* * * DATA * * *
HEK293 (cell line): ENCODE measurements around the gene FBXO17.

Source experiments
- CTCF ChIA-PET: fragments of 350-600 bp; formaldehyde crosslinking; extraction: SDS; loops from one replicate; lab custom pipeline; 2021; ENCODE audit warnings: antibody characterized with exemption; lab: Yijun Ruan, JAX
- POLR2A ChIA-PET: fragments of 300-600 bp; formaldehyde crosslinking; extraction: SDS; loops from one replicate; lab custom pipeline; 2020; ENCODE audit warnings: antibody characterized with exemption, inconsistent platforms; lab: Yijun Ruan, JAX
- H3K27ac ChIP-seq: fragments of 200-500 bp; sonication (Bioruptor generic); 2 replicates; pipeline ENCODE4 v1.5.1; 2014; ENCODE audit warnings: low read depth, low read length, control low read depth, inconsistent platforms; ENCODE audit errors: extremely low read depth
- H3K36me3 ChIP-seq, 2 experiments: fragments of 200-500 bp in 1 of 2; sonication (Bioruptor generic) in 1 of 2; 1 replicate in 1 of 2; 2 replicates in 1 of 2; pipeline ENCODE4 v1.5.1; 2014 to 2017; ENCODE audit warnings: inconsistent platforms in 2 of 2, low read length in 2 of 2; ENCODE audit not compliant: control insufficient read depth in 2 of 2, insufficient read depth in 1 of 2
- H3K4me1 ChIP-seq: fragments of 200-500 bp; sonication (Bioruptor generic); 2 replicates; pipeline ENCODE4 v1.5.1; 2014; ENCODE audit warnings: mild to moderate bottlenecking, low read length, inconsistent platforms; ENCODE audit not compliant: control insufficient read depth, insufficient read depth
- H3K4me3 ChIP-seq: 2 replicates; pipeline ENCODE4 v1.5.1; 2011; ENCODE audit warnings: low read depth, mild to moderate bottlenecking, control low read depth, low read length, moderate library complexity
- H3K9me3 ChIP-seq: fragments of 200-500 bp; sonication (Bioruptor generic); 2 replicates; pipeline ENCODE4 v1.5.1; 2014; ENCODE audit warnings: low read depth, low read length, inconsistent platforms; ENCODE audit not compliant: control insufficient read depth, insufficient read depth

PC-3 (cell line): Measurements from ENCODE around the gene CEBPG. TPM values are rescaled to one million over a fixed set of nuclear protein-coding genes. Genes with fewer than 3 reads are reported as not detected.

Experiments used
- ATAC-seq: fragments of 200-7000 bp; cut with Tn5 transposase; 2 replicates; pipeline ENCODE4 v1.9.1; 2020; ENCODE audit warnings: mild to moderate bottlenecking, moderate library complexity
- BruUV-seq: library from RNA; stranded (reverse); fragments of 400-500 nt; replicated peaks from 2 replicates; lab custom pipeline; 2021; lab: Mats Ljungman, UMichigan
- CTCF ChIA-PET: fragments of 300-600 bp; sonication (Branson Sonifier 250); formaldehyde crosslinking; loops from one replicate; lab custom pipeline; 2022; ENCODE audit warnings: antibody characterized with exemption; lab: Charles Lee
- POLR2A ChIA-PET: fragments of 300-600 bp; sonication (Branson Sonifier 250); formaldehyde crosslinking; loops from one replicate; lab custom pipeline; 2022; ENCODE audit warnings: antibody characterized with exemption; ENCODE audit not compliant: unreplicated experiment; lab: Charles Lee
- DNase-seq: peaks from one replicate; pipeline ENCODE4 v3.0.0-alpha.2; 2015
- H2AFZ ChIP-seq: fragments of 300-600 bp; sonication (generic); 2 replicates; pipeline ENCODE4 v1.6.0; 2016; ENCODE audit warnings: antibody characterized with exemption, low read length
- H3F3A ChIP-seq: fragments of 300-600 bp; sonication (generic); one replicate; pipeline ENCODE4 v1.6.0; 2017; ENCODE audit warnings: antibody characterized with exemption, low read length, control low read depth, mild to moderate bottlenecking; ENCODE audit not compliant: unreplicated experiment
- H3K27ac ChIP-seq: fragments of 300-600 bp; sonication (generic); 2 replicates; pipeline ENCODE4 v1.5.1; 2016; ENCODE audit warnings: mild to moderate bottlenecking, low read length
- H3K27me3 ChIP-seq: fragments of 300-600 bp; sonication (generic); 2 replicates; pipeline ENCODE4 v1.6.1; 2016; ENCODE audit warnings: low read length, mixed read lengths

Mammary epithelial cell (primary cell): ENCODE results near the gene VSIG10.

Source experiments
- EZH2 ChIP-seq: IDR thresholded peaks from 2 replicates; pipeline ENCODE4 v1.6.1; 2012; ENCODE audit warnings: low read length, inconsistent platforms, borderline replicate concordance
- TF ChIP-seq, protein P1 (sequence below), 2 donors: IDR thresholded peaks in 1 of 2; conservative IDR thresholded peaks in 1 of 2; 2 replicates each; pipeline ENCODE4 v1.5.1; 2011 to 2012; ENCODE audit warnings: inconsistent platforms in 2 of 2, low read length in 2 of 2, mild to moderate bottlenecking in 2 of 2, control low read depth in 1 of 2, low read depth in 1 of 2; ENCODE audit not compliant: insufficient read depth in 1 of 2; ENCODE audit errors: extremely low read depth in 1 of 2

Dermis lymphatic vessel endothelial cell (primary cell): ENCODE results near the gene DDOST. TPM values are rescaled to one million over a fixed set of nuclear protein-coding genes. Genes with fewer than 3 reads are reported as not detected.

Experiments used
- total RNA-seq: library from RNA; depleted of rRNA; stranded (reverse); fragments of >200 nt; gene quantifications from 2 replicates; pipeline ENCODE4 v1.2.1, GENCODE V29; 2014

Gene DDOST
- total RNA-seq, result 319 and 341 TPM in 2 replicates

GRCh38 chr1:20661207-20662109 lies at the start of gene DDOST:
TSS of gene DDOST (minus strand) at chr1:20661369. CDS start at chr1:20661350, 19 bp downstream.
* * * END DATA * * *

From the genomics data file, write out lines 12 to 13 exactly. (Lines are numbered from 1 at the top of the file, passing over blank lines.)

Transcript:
- ATAC-seq: fragments of 200-7000 bp; cut with Tn5 transposase; 2 replicates; pipeline ENCODE4 v1.9.1; 2020; ENCODE audit warnings: mild to moderate bottlenecking, moderate library complexity
- BruUV-seq: library from RNA; stranded (reverse); fragments of 400-500 nt; replicated peaks from 2 replicates; lab custom pipeline; 2021; lab: Mats Ljungman, UMichigan